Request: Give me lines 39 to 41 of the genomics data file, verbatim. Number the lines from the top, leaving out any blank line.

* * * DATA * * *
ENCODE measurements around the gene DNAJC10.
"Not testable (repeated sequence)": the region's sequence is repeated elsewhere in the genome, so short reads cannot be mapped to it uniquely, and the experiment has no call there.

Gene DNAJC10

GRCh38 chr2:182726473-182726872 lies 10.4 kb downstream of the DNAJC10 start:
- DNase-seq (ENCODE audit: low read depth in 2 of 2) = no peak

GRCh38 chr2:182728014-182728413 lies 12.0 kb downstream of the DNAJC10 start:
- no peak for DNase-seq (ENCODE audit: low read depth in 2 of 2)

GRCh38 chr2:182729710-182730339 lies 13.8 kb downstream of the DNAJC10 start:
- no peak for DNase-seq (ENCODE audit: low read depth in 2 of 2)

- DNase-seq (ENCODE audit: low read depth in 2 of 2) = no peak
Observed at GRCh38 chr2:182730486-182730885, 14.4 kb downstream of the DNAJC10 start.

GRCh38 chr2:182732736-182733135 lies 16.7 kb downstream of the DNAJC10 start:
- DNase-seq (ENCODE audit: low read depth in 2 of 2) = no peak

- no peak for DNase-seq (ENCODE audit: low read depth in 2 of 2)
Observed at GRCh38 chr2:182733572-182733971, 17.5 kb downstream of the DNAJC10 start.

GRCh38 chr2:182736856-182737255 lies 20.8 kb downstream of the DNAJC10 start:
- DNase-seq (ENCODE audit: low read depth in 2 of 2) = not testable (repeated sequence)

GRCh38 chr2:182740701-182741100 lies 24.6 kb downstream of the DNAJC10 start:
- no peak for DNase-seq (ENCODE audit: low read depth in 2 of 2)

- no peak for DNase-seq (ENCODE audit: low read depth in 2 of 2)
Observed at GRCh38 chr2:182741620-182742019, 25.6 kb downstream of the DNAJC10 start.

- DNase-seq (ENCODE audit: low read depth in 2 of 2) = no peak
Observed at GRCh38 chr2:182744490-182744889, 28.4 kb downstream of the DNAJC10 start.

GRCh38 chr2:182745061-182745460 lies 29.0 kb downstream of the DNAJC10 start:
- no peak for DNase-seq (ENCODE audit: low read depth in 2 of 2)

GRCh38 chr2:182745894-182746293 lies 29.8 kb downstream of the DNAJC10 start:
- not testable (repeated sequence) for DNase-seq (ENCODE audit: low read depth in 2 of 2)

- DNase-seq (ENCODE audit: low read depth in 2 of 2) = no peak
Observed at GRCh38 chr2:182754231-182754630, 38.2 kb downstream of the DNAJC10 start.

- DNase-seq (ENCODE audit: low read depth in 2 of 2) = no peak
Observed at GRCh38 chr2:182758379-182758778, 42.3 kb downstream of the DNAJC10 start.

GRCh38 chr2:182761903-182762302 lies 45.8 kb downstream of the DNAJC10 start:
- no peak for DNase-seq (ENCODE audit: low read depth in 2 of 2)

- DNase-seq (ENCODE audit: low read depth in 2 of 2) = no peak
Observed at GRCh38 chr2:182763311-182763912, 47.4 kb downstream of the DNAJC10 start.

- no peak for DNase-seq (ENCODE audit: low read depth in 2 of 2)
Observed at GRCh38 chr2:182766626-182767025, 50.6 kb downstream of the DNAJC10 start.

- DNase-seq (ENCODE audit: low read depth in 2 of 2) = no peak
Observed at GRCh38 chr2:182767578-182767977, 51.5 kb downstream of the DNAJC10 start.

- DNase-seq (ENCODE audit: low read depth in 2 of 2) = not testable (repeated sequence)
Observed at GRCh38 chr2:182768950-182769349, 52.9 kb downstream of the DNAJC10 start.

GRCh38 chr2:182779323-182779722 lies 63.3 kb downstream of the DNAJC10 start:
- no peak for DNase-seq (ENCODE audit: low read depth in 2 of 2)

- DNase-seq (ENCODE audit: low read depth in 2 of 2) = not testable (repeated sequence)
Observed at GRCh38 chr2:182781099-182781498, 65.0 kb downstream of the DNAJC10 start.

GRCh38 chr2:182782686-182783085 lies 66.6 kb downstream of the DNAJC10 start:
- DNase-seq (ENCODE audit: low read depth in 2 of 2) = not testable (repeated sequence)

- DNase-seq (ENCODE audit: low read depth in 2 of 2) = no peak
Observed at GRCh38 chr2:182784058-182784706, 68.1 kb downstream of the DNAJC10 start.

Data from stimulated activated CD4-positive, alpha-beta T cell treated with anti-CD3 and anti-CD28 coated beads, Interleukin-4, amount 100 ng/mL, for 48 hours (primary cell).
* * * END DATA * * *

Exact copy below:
Observed at GRCh38 chr2:182767578-182767977, 51.5 kb downstream of the DNAJC10 start.

- DNase-seq (ENCODE audit: low read depth in 2 of 2) = not testable (repeated sequence)
Observed at GRCh38 chr2:182768950-182769349, 52.9 kb downstream of the DNAJC10 start.